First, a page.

Meet our new team member!

We’d like to give a big welcome to Dr Anjana Khatwa, our newly-appointed Wessex Engagement Lead. After incredible interest on social media, we had 22 applications for the post, and five candidates were selected for interview.

Kristina Broughton, Wessex Museums Partnership Manager, said; “We were bowled over by the response to the job advert. The candidates were of extremely high calibre, so we had some difficult decisions to make. But we are very excited that Anjana is joining our team at this important moment for our museums and our partnership.”

In this new role, Anjana is responsible for leading strategic learning and engagement for the partnership. This includes working closely with the learning teams to create innovative, inclusive and impactful content that engages underserved audiences. She has a strong focus on professional development, impact evaluation and exploring ways to help overcome barriers to engagement. 

For 15 years, Anjana has worked in the nature conservation and heritage sector leading on creating award-winning sustainable learning and engagement programmes for the Jurassic Coast World Heritage Site. She is an accomplished Earth Scientist and presenter on YouTube and television, having appeared on the BBC, ITV, Public Broadcasting Service (PBS) and the History Channel.

Anjana is also Vice Chair of the Dorset Race Equality Council and actively champions for equality, diversity and inclusion in the heritage sector.  She is a finalist in the National Diversity Awards 2020 as a Positive Role Model in Race, Religion and Faith. This reflects her work in championing equity in the geosciences, geography and nature conservation sector.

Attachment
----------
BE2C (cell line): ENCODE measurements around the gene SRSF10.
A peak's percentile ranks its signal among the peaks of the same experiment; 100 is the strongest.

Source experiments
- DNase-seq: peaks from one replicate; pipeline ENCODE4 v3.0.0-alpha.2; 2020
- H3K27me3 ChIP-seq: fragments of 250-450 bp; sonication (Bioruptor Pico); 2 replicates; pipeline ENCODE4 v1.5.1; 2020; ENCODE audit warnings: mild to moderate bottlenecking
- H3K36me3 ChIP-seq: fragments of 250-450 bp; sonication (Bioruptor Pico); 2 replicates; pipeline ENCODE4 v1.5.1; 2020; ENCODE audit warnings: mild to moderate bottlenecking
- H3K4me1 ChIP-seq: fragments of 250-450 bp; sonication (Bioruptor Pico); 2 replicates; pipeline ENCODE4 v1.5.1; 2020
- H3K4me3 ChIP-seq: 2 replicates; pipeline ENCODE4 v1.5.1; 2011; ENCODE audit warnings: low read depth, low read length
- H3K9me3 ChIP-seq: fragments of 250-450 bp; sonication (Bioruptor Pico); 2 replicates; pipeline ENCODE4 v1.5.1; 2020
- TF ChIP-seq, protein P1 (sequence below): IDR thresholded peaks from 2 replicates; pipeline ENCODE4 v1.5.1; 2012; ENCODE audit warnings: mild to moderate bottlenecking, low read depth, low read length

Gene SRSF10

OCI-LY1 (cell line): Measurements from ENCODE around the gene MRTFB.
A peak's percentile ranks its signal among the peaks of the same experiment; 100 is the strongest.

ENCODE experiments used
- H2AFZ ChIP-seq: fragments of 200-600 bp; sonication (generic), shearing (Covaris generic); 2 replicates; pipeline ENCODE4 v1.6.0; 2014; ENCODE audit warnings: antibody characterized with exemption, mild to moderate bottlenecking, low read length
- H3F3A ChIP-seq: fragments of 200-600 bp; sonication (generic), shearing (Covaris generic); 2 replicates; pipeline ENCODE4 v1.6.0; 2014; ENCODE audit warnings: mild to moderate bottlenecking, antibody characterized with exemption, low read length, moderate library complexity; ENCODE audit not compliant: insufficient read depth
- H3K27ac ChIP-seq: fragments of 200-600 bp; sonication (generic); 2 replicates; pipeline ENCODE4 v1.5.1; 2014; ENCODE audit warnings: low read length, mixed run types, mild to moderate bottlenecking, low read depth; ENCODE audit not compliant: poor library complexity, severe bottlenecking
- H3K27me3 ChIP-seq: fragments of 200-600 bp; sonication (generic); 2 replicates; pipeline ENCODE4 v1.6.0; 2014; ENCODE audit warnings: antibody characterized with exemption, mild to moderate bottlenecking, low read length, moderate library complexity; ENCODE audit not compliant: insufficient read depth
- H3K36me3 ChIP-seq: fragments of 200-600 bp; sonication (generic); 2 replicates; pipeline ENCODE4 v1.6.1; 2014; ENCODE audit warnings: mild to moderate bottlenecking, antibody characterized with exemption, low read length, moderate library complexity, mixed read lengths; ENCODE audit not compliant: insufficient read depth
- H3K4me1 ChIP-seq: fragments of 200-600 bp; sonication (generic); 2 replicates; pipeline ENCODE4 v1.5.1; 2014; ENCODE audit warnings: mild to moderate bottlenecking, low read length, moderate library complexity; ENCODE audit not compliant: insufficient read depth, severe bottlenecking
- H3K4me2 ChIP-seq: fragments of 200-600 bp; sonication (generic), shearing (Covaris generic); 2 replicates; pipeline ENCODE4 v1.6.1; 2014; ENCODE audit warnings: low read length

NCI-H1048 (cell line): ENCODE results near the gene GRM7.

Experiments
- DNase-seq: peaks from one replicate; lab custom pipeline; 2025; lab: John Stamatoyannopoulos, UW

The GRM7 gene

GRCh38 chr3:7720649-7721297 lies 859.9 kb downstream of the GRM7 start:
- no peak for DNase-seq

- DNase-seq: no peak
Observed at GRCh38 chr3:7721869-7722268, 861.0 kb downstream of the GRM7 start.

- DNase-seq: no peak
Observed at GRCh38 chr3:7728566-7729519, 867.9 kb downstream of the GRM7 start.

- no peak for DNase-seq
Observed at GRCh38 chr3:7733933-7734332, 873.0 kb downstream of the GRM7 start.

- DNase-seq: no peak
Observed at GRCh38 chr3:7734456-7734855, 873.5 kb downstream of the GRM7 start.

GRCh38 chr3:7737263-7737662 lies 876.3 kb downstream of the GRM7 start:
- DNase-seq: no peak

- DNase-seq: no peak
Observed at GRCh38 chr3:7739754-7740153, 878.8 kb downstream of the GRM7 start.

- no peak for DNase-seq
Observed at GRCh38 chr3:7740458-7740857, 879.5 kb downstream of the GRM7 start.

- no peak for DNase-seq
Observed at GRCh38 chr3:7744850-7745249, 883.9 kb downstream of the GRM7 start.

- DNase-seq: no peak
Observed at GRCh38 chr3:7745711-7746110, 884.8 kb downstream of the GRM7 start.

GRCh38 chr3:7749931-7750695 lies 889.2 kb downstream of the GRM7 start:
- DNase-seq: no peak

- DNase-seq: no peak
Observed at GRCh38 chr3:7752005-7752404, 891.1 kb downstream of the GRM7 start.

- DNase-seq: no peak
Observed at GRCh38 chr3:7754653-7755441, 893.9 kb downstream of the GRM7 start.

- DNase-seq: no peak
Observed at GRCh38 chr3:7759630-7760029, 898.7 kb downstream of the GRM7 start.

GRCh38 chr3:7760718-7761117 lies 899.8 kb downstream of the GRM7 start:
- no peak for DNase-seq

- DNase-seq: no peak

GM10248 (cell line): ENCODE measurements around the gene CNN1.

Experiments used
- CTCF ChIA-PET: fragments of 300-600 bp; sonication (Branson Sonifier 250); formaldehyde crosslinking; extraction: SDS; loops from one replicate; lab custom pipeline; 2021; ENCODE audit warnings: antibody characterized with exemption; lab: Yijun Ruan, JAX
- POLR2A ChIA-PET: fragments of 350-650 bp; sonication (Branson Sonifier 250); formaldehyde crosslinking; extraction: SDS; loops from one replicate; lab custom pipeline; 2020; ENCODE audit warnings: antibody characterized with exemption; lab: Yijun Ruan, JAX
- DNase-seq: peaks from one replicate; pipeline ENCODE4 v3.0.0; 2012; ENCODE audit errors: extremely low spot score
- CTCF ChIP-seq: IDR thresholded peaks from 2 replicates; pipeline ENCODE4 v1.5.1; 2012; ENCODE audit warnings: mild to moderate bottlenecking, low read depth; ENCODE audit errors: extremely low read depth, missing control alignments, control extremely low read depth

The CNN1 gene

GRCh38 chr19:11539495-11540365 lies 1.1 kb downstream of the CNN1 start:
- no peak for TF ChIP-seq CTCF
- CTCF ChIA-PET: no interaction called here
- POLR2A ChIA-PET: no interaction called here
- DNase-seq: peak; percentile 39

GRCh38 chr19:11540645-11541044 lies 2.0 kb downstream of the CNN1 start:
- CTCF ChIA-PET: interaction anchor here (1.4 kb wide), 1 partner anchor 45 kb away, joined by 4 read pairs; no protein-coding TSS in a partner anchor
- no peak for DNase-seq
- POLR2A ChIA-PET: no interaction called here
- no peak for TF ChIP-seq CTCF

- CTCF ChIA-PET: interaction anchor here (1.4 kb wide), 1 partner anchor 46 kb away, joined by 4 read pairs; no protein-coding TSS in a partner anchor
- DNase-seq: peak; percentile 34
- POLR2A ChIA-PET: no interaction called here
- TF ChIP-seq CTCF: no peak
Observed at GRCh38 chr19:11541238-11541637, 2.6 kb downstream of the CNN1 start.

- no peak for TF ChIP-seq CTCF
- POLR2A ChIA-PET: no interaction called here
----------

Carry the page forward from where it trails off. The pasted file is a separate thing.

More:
Anjana said: “I am absolutely thrilled to be joining Wessex Museums. This post will immerse me in a new environment focused on arts and cultural heritage, but with familiar learning outcomes and impacts for audiences. I hope to bring all my passion and knowledge concerning equality, diversity and inclusion into the role to ensure wider and more innovative access to collections and stories that celebrate this special region”.

Here is a link to Anjana’s recent blog for The Heritage Fund, ‘Black and brown faces in green spaces’.

Wild Life in the Red

What do you think about our exhibition?

Sawfish are also called carpenter sharks...but they are rays, not sharks!

There’s also a species called a sawshark, but that’s, well, a shark!

What the heck is a lek?

Males great bustards perform spectacular courtship displays, gathering at a ‘lek’ or small display ground to try to impress the females.

Road Runner!

The great bustard has a dignified slow walk but tends to run when disturbed, rather than fly.

Belly Buster!

The hen-bird on display at The Salisbury Museum was one of the last great bustards to be eaten in the town!

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